Laser trapping of molecules and proteins in solution at room temperature is made possible by irradiating 1064-nm continuous-wave (CW) laser with power around 1 W. Although conventional small molecules are not trapped at the focal point, molecules that can form clusters upon assembling and proteins whose size is close to 10 nm are gathered, giving unique assembly structure. Glycine in H2O shows crystallization, urea in D2O gives a millimeter-sized giant droplet, and cobalt oxide-filled ferritin protein confirms assembly followed by precipitation. Solute concentration, solvent, and laser power are important factors for determining trapping and assembling phenomena, and the laser focal position is very critical. These unique behaviors are realized by setting the irradiation at the air/solution surface, inside the solution, and at the glass/solution interface. Laser trapping-induced crystallization, liquid/liquid phase separation, and precipitation are compared with the previous results and considered. After summarizing the results, we describe our future perspective and plans.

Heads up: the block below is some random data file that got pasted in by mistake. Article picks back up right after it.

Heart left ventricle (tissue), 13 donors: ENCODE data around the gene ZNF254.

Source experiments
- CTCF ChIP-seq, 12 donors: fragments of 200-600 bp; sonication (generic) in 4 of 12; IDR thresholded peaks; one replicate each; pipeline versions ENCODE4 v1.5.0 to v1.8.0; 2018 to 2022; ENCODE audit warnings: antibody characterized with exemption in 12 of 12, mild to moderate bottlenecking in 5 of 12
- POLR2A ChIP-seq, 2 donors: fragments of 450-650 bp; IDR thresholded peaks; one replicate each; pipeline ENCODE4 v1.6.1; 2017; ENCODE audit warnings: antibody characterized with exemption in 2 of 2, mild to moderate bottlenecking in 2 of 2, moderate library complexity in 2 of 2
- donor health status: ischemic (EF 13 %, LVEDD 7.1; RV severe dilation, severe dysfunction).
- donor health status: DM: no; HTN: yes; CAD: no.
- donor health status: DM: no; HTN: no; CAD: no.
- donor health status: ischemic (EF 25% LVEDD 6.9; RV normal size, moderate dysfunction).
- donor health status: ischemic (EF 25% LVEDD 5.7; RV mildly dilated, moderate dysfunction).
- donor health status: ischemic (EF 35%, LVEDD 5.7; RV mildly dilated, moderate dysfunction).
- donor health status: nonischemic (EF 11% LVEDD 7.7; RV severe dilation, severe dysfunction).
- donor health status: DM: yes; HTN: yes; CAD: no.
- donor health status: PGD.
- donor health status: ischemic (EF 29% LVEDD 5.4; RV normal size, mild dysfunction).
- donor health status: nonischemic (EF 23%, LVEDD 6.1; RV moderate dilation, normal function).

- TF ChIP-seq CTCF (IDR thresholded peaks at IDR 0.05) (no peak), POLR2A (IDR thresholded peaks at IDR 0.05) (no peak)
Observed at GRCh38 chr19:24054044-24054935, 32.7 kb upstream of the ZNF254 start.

- Assembly formation
- Laser trapping